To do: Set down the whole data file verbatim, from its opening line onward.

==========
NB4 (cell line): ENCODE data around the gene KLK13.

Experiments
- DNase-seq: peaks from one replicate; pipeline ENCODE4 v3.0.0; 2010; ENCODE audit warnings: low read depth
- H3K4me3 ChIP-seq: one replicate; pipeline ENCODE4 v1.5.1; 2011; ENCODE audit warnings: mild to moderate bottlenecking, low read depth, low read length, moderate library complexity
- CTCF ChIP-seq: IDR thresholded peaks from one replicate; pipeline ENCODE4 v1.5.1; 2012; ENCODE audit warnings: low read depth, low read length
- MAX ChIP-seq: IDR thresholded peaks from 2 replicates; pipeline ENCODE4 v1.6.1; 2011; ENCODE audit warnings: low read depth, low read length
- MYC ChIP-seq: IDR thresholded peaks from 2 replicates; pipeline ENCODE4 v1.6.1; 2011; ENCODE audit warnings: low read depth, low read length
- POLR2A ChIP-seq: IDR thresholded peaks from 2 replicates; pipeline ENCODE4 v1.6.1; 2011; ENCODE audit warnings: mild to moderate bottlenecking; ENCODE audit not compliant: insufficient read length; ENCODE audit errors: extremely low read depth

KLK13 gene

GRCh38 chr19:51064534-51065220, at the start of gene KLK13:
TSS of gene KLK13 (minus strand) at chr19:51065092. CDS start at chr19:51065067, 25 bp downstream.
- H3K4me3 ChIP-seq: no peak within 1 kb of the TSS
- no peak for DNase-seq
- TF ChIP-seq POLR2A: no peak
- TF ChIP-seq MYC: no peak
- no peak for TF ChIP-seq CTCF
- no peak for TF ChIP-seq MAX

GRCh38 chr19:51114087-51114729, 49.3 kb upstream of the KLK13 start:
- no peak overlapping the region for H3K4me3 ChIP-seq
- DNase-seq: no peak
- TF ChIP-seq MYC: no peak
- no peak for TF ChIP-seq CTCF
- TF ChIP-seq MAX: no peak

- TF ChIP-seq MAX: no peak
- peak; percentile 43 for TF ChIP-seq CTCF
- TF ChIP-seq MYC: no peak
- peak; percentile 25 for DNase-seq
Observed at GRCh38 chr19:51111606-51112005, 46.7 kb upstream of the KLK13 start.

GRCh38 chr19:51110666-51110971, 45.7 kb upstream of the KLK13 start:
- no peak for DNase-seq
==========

NB4 (cell line): ENCODE data around the gene KLK13.

Experiments
- DNase-seq: peaks from one replicate; pipeline ENCODE4 v3.0.0; 2010; ENCODE audit warnings: low read depth
- H3K4me3 ChIP-seq: one replicate; pipeline ENCODE4 v1.5.1; 2011; ENCODE audit warnings: mild to moderate bottlenecking, low read depth, low read length, moderate library complexity
- CTCF ChIP-seq: IDR thresholded peaks from one replicate; pipeline ENCODE4 v1.5.1; 2012; ENCODE audit warnings: low read depth, low read length
- MAX ChIP-seq: IDR thresholded peaks from 2 replicates; pipeline ENCODE4 v1.6.1; 2011; ENCODE audit warnings: low read depth, low read length
- MYC ChIP-seq: IDR thresholded peaks from 2 replicates; pipeline ENCODE4 v1.6.1; 2011; ENCODE audit warnings: low read depth, low read length
- POLR2A ChIP-seq: IDR thresholded peaks from 2 replicates; pipeline ENCODE4 v1.6.1; 2011; ENCODE audit warnings: mild to moderate bottlenecking; ENCODE audit not compliant: insufficient read length; ENCODE audit errors: extremely low read depth

KLK13 gene

GRCh38 chr19:51064534-51065220, at the start of gene KLK13:
TSS of gene KLK13 (minus strand) at chr19:51065092. CDS start at chr19:51065067, 25 bp downstream.
- H3K4me3 ChIP-seq: no peak within 1 kb of the TSS
- no peak for DNase-seq
- TF ChIP-seq POLR2A: no peak
- TF ChIP-seq MYC: no peak
- no peak for TF ChIP-seq CTCF
- no peak for TF ChIP-seq MAX

GRCh38 chr19:51114087-51114729, 49.3 kb upstream of the KLK13 start:
- no peak overlapping the region for H3K4me3 ChIP-seq
- DNase-seq: no peak
- TF ChIP-seq MYC: no peak
- no peak for TF ChIP-seq CTCF
- TF ChIP-seq MAX: no peak

- TF ChIP-seq MAX: no peak
- peak; percentile 43 for TF ChIP-seq CTCF
- TF ChIP-seq MYC: no peak
- peak; percentile 25 for DNase-seq
Observed at GRCh38 chr19:51111606-51112005, 46.7 kb upstream of the KLK13 start.

GRCh38 chr19:51110666-51110971, 45.7 kb upstream of the KLK13 start:
- no peak for DNase-seq